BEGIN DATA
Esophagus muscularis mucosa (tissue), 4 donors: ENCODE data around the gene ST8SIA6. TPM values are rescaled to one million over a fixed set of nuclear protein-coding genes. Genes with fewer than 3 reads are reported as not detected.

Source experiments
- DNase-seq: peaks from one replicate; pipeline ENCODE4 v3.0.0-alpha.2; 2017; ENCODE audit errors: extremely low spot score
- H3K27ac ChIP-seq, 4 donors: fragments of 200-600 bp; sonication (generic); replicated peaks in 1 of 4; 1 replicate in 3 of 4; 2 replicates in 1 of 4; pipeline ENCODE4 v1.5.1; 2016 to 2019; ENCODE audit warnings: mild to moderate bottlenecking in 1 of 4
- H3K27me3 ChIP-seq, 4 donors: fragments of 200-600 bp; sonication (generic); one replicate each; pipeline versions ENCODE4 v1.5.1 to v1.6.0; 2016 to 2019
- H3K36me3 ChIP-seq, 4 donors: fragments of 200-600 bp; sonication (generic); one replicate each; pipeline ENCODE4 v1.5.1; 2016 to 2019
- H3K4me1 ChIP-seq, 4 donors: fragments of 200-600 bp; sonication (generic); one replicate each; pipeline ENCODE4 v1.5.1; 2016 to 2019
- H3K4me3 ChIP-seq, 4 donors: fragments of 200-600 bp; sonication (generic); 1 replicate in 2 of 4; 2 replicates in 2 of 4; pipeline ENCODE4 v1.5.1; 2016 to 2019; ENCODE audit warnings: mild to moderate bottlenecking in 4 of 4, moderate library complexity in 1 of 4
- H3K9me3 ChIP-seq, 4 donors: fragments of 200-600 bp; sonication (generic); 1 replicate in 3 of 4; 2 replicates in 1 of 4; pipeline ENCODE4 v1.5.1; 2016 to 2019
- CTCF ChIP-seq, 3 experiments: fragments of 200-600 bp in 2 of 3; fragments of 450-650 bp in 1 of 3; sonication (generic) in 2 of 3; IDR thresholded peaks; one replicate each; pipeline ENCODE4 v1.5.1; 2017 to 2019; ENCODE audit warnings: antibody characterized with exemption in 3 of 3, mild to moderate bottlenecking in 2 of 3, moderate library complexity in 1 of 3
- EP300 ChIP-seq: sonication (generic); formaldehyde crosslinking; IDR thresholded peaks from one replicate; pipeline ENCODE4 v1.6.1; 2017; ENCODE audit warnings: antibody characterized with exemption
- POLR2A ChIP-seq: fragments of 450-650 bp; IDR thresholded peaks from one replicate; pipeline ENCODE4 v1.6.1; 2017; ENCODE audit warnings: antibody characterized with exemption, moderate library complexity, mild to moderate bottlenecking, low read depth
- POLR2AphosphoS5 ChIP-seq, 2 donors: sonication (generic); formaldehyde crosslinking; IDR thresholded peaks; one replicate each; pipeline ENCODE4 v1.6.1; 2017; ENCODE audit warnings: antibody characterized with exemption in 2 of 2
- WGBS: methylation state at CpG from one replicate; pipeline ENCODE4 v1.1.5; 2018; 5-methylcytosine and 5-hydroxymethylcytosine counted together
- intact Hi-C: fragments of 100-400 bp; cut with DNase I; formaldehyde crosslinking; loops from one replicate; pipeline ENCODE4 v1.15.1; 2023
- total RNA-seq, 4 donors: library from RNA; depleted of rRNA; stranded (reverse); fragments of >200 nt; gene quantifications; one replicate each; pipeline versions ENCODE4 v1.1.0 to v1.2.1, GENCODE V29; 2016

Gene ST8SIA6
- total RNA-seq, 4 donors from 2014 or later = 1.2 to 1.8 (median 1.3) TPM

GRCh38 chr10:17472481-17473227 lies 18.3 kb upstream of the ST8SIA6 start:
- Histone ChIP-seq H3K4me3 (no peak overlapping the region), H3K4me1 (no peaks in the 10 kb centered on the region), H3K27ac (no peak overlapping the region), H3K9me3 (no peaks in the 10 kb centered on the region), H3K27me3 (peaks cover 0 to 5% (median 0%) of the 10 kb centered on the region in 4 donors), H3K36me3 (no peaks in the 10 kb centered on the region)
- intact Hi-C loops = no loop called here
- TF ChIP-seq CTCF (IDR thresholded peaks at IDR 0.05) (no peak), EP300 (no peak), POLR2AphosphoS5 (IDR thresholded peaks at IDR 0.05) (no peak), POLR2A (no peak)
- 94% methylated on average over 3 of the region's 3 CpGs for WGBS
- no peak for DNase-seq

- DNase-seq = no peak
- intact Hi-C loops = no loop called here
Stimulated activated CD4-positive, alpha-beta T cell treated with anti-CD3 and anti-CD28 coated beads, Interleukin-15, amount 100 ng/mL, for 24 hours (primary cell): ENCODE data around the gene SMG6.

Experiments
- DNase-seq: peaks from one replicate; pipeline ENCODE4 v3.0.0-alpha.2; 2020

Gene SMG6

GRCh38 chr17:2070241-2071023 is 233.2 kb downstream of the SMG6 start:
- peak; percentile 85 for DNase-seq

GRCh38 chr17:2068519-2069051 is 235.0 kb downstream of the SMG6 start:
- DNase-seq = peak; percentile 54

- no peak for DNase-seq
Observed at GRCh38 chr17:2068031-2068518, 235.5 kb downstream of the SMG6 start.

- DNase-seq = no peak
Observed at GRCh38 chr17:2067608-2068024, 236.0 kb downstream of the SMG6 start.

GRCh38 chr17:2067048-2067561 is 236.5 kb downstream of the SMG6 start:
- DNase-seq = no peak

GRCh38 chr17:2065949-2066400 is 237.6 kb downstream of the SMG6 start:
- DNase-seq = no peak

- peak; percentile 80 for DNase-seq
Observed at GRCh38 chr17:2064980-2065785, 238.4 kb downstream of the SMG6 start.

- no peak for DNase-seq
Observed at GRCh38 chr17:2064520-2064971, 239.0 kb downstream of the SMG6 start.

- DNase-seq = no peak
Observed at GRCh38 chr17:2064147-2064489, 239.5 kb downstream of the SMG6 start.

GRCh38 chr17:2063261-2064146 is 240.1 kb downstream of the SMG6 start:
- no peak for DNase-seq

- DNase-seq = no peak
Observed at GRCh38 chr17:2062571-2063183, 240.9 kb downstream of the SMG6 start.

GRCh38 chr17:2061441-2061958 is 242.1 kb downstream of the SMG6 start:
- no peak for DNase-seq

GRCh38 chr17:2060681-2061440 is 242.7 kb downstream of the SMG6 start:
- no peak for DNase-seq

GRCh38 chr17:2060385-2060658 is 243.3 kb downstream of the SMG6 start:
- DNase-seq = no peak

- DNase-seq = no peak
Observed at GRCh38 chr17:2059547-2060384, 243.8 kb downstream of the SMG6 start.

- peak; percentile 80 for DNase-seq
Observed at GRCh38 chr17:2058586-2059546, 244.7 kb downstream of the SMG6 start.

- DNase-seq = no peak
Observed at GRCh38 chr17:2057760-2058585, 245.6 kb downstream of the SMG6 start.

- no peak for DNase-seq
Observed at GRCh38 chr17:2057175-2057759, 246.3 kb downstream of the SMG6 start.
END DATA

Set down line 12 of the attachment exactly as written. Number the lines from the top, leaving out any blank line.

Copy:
- POLR2A ChIP-seq: fragments of 450-650 bp; IDR thresholded peaks from one replicate; pipeline ENCODE4 v1.6.1; 2017; ENCODE audit warnings: antibody characterized with exemption, moderate library complexity, mild to moderate bottlenecking, low read depth